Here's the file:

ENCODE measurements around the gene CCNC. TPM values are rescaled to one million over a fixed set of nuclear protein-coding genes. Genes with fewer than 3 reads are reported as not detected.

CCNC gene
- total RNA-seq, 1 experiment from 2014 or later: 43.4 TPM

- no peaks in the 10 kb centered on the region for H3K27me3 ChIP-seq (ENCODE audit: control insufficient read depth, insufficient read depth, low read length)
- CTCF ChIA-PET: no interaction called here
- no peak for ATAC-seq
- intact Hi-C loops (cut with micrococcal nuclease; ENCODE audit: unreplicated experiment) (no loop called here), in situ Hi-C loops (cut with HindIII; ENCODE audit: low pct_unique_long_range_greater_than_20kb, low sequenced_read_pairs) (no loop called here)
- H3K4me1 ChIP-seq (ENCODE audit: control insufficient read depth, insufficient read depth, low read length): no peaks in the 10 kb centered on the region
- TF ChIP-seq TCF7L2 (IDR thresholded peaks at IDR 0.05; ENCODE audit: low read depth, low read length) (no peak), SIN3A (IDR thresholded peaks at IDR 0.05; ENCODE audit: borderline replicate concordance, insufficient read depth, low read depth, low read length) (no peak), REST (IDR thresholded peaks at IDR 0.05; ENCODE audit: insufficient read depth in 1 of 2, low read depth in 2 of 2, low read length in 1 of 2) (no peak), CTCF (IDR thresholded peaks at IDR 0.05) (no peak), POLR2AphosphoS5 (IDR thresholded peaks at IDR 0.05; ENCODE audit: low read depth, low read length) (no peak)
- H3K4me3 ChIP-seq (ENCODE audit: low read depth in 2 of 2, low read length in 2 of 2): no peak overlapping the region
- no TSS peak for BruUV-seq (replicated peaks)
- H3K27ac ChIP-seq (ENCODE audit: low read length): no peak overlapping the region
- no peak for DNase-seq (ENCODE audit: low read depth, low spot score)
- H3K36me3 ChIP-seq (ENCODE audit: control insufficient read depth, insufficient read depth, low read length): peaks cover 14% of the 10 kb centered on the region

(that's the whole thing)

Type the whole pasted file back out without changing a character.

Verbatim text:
ENCODE measurements around the gene CCNC. TPM values are rescaled to one million over a fixed set of nuclear protein-coding genes. Genes with fewer than 3 reads are reported as not detected.

CCNC gene
- total RNA-seq, 1 experiment from 2014 or later: 43.4 TPM

- no peaks in the 10 kb centered on the region for H3K27me3 ChIP-seq (ENCODE audit: control insufficient read depth, insufficient read depth, low read length)
- CTCF ChIA-PET: no interaction called here
- no peak for ATAC-seq
- intact Hi-C loops (cut with micrococcal nuclease; ENCODE audit: unreplicated experiment) (no loop called here), in situ Hi-C loops (cut with HindIII; ENCODE audit: low pct_unique_long_range_greater_than_20kb, low sequenced_read_pairs) (no loop called here)
- H3K4me1 ChIP-seq (ENCODE audit: control insufficient read depth, insufficient read depth, low read length): no peaks in the 10 kb centered on the region
- TF ChIP-seq TCF7L2 (IDR thresholded peaks at IDR 0.05; ENCODE audit: low read depth, low read length) (no peak), SIN3A (IDR thresholded peaks at IDR 0.05; ENCODE audit: borderline replicate concordance, insufficient read depth, low read depth, low read length) (no peak), REST (IDR thresholded peaks at IDR 0.05; ENCODE audit: insufficient read depth in 1 of 2, low read depth in 2 of 2, low read length in 1 of 2) (no peak), CTCF (IDR thresholded peaks at IDR 0.05) (no peak), POLR2AphosphoS5 (IDR thresholded peaks at IDR 0.05; ENCODE audit: low read depth, low read length) (no peak)
- H3K4me3 ChIP-seq (ENCODE audit: low read depth in 2 of 2, low read length in 2 of 2): no peak overlapping the region
- no TSS peak for BruUV-seq (replicated peaks)
- H3K27ac ChIP-seq (ENCODE audit: low read length): no peak overlapping the region
- no peak for DNase-seq (ENCODE audit: low read depth, low spot score)
- H3K36me3 ChIP-seq (ENCODE audit: control insufficient read depth, insufficient read depth, low read length): peaks cover 14% of the 10 kb centered on the region